‘They leave the cane-fields tied and broken, and oh! How many times before have they left and been sold? With what contempt have their bodies been crushed and destroyed in the sea? Preach it finally, and mark with fire the grave where they lie, and like this, preached to and buried, many times they are sold and resold, imprisoned, siezed and dragged, and, if free of the prisons of the port, not free of torments from the see, nor exile, nor taxes, nor the insurance of their being sold and bought by Christians which is as risky as being taken to Algiers by the Moors.’ 
It was stigma and branding that legitimized the condition of slavery in Brazil. In cities of the Republic (after Brazil declared independence from Portugal) people continued to stigmatize those who did not have houses, and with houses purportedly dignity and morals, and who were classified as being inferior to other races and in possession of inferior genes. Although free, the condition of ex-slave and manual labourer disqualified black people from manifest citizenship within the young Republic. Racism formulated at the end of the 19th century, manifested in theories of ‘whitening’ the population (through the ‘importation’ of European migrant populations) and consolidating white ‘civilization’ in Brazil by diluting and diminishing ‘black’ influence within the country. Thus discriminated against for their black skins and for their memories of Africa, many former slaves took refuge in the hills. Despite the city reforms implemented at the beginning of the 20th century by Perreira Passos, favelas emerged, with large populations of black people, mixed-race people and poor people, who were attracted to the new spaces. As the 19th century moved into the 20th, the term ‘favela’ gained a negative connotation, representing everything that the new Republic was struggling not to be in terms of binaries comprising disorder over order (manifest in houses of straw) , inland and the coast, the favela versus the formal space of the city, black versus white, barbarism versus civilization and stagnation versus progress.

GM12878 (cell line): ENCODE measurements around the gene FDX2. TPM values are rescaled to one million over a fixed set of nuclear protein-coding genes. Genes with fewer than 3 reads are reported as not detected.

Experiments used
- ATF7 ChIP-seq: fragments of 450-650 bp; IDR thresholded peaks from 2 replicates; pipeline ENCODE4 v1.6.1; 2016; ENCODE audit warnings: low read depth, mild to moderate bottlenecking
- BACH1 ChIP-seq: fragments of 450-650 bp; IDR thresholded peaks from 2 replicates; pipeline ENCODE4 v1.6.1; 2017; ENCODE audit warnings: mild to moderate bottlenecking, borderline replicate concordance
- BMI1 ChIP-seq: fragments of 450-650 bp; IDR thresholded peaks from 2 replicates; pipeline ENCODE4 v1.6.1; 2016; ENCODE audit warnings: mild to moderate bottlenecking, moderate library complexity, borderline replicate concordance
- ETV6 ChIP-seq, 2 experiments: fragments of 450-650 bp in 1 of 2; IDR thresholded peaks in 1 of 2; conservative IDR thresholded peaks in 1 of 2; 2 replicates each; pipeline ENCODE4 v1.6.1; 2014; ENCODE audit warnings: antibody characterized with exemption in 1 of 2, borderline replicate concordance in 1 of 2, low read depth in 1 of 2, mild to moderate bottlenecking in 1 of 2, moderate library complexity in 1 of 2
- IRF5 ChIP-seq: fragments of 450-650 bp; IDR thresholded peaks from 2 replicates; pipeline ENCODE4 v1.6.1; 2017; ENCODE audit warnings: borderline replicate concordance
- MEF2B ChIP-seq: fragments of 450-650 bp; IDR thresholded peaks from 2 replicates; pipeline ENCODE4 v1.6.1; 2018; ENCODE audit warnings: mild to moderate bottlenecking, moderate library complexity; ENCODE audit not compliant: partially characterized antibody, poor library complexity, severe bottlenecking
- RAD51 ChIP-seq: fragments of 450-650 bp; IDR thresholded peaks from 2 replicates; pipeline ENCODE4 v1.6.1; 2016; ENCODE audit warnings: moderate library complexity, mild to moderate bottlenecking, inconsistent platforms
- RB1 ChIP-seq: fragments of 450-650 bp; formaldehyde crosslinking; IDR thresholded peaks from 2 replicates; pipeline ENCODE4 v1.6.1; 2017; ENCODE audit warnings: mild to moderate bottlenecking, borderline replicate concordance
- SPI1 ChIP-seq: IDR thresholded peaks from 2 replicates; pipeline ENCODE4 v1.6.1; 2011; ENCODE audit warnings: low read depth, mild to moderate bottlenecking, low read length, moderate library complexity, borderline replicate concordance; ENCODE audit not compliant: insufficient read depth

LABELLING AND STIGMATIZING THE ‘FAVELA’
The ‘favela’ came to represent disorder, and the absence of morals in part because of the territorial (dis)organization of their inhabitants: black people, mixed people and poor people. Even today ‘favela’ is often seen as the negation of the city and urbanity. It is well known that an important part of our (Brazilian) society was constructed on this vision of the world – and of society – founded upon the acceptance of racial hierarchies long reinforced in the historical experiences of Brazilians. For example, despite being residents of the favelas, the greatest victims of urban violence are those who confront the drug trade by living each day with its effects, and being ‘taxed’ generically simply by being associated spatially with the drug trade. It is worth remembering that at the beginning of the police inquiry into the death of Amarildo, the delegate Ruchestor Marreiros accused Amarildo of being responsible for guarding the weapons of drug dealers, and wanting to send Elisabete Gomes da Silva, wife of Amarildo, to prison on the charge of being an accomplice to drug trafficking! However, the chief of the police unit, Orlando Zaccone, did not consider the charge to have sufficient evidence and nothing came of it. In a more recent case notice was given of the killing of a young black man identified as Paulo Roberto Pinho de Menexes. Here the media did not hold back in reporting that he was supposedly a drug user who had also at times worked with the police.